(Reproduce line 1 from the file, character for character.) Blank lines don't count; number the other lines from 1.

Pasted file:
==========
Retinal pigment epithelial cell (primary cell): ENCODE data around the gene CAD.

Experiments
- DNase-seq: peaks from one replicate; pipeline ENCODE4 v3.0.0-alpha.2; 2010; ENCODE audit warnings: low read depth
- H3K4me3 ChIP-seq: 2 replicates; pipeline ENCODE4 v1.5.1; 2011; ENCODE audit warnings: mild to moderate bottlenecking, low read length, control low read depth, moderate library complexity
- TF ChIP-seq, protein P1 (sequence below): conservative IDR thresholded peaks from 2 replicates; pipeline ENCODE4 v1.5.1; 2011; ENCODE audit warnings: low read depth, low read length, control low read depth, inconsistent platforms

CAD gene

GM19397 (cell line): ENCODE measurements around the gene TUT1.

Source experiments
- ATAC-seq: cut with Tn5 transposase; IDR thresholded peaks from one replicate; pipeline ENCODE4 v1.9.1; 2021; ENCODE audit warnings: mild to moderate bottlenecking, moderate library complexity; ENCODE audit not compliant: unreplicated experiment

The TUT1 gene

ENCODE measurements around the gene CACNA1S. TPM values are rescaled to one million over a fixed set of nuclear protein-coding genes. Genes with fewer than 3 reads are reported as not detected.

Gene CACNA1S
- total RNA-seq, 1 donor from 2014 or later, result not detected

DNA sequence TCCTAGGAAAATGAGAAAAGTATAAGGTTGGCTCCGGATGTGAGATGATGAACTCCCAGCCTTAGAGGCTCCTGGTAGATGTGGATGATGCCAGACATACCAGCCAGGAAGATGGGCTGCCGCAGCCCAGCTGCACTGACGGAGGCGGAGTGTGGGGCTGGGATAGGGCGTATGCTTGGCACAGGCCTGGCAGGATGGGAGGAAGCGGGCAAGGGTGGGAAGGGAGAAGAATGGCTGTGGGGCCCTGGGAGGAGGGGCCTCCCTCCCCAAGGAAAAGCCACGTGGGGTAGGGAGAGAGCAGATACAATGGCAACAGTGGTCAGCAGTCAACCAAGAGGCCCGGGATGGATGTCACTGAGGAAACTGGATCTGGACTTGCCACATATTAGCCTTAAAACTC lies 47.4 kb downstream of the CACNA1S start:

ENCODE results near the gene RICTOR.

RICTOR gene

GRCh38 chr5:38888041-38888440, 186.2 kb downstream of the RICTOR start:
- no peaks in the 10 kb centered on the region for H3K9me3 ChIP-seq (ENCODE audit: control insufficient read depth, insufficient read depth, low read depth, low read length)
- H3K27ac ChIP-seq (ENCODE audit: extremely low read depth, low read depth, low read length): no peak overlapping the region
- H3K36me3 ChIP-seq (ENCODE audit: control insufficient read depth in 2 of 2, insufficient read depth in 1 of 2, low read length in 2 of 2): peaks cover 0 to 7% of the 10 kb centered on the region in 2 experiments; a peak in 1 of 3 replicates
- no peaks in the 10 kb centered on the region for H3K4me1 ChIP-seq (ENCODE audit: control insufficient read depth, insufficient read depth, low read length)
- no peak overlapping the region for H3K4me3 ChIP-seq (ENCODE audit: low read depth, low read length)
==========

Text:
Retinal pigment epithelial cell (primary cell): ENCODE data around the gene CAD.